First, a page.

Michael (10) has dysgraphia, so writing is one of those subjects that does not come easily to him - handwriting that is. He struggles to form letters and his hand tires easily. For these reasons, I had always looked forward to his learning cursive. It is held that cursive is better for dysgraphic kids because the continuous letter strokes are less physically draining for them to form. As with all kids, though, it can be a struggle to find the right cursive program. I initially had grand ideas of Spencerian cursive for all of my kids (that gorgeous penmanship that you are likely to see in your great-grandmother's letters), but quickly realized that that was a pipe dream, especially for Michael. After trying several cursive programs and realizing that Michael was still not writing in cursive (even a year after his twin sister had made that switch), I was really excited to find that there is a new program that seems tailor made for kids like him!
CursiveLogic sent us their beautiful CursiveLogic Workbook to try out. The first thing that Michael and I noticed about this handwriting program was that the color coding:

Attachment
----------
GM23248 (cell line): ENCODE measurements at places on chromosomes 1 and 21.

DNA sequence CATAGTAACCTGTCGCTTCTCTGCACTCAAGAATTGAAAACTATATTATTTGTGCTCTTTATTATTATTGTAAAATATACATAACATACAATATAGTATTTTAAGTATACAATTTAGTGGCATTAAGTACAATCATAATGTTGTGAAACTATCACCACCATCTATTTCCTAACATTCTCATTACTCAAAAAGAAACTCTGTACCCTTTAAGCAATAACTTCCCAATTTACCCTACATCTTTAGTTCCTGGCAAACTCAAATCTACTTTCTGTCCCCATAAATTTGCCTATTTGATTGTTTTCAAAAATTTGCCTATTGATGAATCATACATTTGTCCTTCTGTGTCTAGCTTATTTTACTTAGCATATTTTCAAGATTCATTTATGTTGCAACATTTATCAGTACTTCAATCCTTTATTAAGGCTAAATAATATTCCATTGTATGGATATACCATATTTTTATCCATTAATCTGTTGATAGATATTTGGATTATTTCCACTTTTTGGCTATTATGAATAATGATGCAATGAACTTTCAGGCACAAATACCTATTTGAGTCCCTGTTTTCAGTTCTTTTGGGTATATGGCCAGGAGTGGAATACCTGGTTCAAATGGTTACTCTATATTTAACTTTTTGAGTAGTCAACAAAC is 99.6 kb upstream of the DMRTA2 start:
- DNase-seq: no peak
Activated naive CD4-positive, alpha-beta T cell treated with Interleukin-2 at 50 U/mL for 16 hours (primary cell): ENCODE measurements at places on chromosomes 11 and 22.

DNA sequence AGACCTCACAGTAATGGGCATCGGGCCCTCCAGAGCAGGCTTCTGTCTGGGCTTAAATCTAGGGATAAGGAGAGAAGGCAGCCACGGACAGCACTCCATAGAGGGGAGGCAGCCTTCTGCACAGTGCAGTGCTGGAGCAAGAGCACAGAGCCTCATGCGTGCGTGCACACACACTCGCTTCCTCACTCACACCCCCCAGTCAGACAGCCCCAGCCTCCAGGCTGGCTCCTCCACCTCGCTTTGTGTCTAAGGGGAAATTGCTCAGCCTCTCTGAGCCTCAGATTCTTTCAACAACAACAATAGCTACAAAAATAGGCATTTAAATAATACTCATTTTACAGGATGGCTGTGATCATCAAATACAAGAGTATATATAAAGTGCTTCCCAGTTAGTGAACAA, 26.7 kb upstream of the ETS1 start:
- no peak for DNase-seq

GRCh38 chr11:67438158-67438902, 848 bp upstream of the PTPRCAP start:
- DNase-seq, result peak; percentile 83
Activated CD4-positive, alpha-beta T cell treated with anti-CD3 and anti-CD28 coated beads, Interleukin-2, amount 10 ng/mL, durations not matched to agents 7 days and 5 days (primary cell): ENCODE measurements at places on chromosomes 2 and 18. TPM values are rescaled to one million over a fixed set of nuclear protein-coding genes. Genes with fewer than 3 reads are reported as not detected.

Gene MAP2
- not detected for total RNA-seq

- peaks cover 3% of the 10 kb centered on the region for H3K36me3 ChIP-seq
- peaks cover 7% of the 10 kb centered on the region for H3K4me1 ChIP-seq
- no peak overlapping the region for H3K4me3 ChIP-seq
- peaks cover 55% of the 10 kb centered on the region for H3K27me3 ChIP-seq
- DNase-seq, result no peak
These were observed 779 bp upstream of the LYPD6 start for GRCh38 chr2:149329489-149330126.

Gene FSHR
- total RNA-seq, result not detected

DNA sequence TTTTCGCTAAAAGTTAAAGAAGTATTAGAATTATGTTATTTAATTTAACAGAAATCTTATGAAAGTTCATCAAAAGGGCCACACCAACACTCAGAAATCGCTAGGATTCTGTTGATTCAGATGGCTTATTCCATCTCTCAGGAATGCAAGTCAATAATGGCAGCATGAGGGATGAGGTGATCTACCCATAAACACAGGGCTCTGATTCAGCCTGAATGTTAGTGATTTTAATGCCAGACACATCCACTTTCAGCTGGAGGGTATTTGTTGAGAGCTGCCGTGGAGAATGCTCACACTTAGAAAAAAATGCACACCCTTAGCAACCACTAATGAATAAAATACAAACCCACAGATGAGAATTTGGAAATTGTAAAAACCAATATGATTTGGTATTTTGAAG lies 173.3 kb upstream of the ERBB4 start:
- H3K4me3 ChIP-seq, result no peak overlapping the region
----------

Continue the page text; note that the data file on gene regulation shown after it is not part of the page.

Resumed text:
With CursiveLogic, letters are grouped by shape. The first shape, the oval letters, are orange. Students see them in orange and write them in orange. There are three other shapes in the program, and all of the letters in the alphabet are grouped into one of the four letter shapes.
As you can see above, CursiveLogic teaches its letters in "strings," rather than as individual letters. In this way, students learn to connect letters right away, rather than by writing whole lines of discrete letters. The bottom line is that they are really *writing* cursive much sooner than with other programs!
The neatest and most effective part of the program from my perspective is its verbal component. As students learn the manual part of the program, they learn a verbal phrase to accompany it. That combination really solidifies the process for them and aids significantly in retention.
What We Thought
Michael loved this program. Because he is older and this is not his first crack at cursive, he blew through this workbook quickly. I let him go at his own pace (I didn't, for instance, say, "You've done enough cursive today. It's time to stop."). It was so much fun, and so easy on his hands, that he didn't want to stop. You can see from the above picture that the font is very simple. Five years ago that would have put me off. I wanted a beautiful old-fashioned font for my children's cursive. Reality is reality, though. Some kids just can't write that way. In a world where cursive is increasingly not taught at all, the CursiveLogic font is a great compromise. If you have a reluctant cursive writer, this program is a terrific option.
The CursiveLogic Workbook costs $29.00 and can be adapted to suit the needs of students 7-adult.
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